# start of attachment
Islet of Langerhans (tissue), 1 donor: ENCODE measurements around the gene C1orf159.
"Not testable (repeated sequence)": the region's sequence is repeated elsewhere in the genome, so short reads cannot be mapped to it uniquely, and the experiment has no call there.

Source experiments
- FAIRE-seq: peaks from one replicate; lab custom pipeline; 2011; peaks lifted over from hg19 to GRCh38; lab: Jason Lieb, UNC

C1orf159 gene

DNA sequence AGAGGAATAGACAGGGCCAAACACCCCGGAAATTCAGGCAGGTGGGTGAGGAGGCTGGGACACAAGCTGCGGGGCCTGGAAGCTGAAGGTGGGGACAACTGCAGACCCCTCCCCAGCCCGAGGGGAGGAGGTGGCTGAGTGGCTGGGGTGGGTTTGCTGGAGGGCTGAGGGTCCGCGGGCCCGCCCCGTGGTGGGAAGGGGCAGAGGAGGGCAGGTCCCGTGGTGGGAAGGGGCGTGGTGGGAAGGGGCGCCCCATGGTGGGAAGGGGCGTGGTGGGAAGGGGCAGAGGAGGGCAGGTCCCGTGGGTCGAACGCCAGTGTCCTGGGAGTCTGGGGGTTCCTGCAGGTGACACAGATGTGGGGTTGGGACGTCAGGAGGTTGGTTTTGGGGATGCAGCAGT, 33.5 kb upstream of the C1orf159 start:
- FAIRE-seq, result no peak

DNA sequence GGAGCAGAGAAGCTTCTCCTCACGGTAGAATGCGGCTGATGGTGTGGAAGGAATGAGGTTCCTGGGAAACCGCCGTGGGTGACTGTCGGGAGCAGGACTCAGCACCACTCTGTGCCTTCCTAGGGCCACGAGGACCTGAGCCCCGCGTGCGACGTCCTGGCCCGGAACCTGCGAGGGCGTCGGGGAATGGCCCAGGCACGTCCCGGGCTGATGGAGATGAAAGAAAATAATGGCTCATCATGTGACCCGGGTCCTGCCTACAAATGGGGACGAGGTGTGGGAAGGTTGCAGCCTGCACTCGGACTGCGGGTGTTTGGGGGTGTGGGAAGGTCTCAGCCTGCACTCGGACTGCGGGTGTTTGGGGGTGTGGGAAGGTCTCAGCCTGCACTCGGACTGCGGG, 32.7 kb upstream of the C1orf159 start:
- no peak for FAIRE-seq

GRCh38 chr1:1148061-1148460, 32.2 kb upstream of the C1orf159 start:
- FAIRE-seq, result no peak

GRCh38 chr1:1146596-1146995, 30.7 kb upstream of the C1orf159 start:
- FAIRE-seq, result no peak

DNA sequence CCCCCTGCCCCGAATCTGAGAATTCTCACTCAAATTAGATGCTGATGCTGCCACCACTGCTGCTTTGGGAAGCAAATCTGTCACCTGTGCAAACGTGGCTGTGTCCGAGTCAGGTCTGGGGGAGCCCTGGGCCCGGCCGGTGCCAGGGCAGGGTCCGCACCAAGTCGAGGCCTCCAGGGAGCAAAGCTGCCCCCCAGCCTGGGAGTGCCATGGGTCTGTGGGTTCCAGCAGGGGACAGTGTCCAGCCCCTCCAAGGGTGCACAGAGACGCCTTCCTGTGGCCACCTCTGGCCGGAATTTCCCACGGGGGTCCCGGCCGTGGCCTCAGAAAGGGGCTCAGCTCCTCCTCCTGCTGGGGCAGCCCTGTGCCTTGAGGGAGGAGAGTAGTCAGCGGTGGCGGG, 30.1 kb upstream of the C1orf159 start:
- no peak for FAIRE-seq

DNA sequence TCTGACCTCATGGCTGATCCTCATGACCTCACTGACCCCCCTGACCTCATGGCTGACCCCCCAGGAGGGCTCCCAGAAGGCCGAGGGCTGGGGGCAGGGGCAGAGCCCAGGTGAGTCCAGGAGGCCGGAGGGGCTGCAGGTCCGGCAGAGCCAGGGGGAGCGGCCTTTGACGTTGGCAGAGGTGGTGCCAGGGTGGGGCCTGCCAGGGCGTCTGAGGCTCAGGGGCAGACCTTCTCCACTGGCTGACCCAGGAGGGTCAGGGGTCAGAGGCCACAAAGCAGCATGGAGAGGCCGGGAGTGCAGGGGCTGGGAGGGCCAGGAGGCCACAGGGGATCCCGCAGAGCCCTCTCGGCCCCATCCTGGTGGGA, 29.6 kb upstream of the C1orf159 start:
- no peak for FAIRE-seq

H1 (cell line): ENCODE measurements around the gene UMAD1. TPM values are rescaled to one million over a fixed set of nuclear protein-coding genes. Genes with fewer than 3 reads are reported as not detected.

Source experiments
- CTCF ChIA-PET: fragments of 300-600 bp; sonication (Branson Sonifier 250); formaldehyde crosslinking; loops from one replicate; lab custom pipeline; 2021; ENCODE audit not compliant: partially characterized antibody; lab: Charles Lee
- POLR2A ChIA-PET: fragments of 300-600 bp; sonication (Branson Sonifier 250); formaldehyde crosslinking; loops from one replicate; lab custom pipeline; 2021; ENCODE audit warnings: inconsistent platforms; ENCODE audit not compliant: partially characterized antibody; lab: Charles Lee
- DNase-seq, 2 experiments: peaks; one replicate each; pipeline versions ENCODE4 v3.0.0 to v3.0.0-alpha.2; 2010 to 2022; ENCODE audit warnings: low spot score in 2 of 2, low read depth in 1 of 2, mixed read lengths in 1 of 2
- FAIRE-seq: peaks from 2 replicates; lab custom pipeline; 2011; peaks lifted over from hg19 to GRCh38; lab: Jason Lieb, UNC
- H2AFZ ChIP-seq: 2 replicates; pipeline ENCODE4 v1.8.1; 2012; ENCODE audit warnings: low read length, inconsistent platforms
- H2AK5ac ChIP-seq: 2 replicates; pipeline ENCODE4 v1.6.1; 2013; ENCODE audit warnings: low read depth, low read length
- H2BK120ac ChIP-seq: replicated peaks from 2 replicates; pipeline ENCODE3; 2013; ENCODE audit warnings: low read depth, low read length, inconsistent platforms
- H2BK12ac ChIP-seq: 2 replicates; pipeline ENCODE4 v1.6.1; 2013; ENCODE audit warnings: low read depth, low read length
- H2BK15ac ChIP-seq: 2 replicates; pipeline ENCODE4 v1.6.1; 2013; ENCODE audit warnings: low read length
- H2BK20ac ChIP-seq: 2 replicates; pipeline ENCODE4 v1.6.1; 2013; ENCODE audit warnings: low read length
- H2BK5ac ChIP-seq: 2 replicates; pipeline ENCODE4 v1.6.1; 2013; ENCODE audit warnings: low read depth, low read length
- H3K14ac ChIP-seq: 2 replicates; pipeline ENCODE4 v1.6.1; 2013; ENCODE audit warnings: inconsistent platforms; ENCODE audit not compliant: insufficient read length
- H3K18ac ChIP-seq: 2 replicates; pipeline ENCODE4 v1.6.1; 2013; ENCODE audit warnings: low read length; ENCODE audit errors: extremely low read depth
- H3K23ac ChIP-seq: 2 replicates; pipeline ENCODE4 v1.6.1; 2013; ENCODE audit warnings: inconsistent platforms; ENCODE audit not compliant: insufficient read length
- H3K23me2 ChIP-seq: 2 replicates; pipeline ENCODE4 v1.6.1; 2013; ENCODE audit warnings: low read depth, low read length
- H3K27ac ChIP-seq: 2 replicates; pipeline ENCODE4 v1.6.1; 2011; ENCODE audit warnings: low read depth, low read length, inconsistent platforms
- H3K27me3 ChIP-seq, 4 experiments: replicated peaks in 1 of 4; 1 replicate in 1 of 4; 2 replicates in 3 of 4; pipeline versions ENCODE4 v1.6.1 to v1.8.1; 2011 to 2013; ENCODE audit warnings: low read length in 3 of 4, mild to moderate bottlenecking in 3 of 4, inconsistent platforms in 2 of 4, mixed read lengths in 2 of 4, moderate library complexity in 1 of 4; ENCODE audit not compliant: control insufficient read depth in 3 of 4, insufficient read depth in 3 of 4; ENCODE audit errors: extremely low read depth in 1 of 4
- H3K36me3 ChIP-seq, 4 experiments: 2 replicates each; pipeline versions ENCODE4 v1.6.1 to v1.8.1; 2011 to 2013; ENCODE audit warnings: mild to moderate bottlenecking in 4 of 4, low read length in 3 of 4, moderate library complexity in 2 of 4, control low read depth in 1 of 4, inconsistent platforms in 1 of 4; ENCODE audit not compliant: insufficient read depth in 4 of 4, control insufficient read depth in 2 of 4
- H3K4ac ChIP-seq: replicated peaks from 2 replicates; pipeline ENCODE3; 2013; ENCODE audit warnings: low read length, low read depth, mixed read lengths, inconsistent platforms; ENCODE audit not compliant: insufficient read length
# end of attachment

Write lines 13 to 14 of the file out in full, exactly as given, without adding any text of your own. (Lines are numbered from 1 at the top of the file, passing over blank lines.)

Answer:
- FAIRE-seq, result no peak

DNA sequence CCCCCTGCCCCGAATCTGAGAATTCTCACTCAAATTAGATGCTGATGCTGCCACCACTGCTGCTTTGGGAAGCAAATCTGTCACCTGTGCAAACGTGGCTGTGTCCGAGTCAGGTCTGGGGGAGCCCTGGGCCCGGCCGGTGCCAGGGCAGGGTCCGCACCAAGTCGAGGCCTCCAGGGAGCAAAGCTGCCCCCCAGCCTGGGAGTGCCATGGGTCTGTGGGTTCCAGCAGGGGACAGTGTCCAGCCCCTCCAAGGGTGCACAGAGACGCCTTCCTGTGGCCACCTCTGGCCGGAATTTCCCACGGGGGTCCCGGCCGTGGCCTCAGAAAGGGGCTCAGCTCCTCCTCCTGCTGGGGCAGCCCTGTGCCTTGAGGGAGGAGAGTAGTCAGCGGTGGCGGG, 30.1 kb upstream of the C1orf159 start: